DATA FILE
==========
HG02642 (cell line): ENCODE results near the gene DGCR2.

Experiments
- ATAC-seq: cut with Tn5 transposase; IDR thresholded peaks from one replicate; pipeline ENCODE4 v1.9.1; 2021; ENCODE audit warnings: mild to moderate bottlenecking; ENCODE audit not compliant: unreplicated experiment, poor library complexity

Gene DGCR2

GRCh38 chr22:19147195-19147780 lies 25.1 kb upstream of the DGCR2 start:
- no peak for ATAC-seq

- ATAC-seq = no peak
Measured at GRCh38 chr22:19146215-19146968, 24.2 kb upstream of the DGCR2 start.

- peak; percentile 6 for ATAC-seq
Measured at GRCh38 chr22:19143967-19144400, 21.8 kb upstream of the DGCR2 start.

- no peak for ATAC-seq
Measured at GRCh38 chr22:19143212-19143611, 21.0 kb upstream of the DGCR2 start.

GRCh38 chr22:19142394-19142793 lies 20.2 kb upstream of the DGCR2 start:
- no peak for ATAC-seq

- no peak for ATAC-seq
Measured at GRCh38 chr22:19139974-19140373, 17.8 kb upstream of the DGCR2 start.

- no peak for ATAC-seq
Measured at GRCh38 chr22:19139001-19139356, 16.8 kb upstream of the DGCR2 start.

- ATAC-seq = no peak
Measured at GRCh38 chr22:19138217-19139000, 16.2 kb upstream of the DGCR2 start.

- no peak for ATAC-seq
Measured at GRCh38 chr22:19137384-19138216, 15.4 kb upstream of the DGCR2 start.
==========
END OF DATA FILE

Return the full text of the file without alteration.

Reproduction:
HG02642 (cell line): ENCODE results near the gene DGCR2.

Experiments
- ATAC-seq: cut with Tn5 transposase; IDR thresholded peaks from one replicate; pipeline ENCODE4 v1.9.1; 2021; ENCODE audit warnings: mild to moderate bottlenecking; ENCODE audit not compliant: unreplicated experiment, poor library complexity

Gene DGCR2

GRCh38 chr22:19147195-19147780 lies 25.1 kb upstream of the DGCR2 start:
- no peak for ATAC-seq

- ATAC-seq = no peak
Measured at GRCh38 chr22:19146215-19146968, 24.2 kb upstream of the DGCR2 start.

- peak; percentile 6 for ATAC-seq
Measured at GRCh38 chr22:19143967-19144400, 21.8 kb upstream of the DGCR2 start.

- no peak for ATAC-seq
Measured at GRCh38 chr22:19143212-19143611, 21.0 kb upstream of the DGCR2 start.

GRCh38 chr22:19142394-19142793 lies 20.2 kb upstream of the DGCR2 start:
- no peak for ATAC-seq

- no peak for ATAC-seq
Measured at GRCh38 chr22:19139974-19140373, 17.8 kb upstream of the DGCR2 start.

- no peak for ATAC-seq
Measured at GRCh38 chr22:19139001-19139356, 16.8 kb upstream of the DGCR2 start.

- ATAC-seq = no peak
Measured at GRCh38 chr22:19138217-19139000, 16.2 kb upstream of the DGCR2 start.

- no peak for ATAC-seq
Measured at GRCh38 chr22:19137384-19138216, 15.4 kb upstream of the DGCR2 start.